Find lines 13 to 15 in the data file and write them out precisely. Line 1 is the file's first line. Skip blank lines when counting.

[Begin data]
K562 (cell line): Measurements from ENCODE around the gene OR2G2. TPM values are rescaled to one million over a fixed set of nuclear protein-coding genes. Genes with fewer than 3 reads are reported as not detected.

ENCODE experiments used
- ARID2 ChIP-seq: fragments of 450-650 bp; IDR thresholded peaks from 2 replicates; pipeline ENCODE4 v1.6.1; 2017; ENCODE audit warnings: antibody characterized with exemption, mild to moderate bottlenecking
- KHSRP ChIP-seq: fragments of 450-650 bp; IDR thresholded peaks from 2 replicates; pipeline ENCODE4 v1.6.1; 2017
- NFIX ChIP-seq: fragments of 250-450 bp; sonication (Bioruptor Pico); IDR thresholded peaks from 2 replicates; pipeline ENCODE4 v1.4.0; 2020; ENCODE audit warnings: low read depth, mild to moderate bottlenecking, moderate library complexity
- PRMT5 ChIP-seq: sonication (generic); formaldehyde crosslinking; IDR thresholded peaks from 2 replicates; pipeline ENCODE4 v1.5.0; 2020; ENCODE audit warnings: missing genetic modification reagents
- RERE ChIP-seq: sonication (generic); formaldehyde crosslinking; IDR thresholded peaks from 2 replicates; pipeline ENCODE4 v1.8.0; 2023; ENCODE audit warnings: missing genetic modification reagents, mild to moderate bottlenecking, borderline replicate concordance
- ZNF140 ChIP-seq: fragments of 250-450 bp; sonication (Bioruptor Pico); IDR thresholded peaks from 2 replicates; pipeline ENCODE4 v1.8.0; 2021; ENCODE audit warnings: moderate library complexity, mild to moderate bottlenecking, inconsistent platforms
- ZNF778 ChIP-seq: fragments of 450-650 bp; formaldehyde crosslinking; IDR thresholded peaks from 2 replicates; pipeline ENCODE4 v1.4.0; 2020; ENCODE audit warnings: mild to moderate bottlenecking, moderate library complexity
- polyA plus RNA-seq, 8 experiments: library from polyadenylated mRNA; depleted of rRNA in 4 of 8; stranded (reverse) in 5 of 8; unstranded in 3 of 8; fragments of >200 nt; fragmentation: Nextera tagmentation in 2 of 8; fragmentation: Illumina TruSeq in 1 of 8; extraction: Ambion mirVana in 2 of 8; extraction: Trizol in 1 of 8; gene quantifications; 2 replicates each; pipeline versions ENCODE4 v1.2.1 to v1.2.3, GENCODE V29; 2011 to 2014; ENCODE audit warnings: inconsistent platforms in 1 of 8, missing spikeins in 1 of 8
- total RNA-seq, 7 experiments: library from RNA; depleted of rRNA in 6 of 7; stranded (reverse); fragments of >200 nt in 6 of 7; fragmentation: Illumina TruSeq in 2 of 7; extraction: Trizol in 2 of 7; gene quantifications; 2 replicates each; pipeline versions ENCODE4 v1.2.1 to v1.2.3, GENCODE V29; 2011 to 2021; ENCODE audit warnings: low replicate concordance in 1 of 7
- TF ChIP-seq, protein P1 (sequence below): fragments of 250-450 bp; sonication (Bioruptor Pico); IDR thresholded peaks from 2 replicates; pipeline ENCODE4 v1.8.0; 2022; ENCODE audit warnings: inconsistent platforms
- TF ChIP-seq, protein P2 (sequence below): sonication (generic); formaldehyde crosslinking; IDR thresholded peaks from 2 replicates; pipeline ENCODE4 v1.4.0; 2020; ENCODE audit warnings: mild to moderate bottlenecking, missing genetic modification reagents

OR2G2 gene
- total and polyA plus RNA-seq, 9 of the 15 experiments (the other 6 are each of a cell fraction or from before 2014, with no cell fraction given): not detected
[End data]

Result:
- TF ChIP-seq, protein P2 (sequence below): sonication (generic); formaldehyde crosslinking; IDR thresholded peaks from 2 replicates; pipeline ENCODE4 v1.4.0; 2020; ENCODE audit warnings: mild to moderate bottlenecking, missing genetic modification reagents

OR2G2 gene
- total and polyA plus RNA-seq, 9 of the 15 experiments (the other 6 are each of a cell fraction or from before 2014, with no cell fraction given): not detected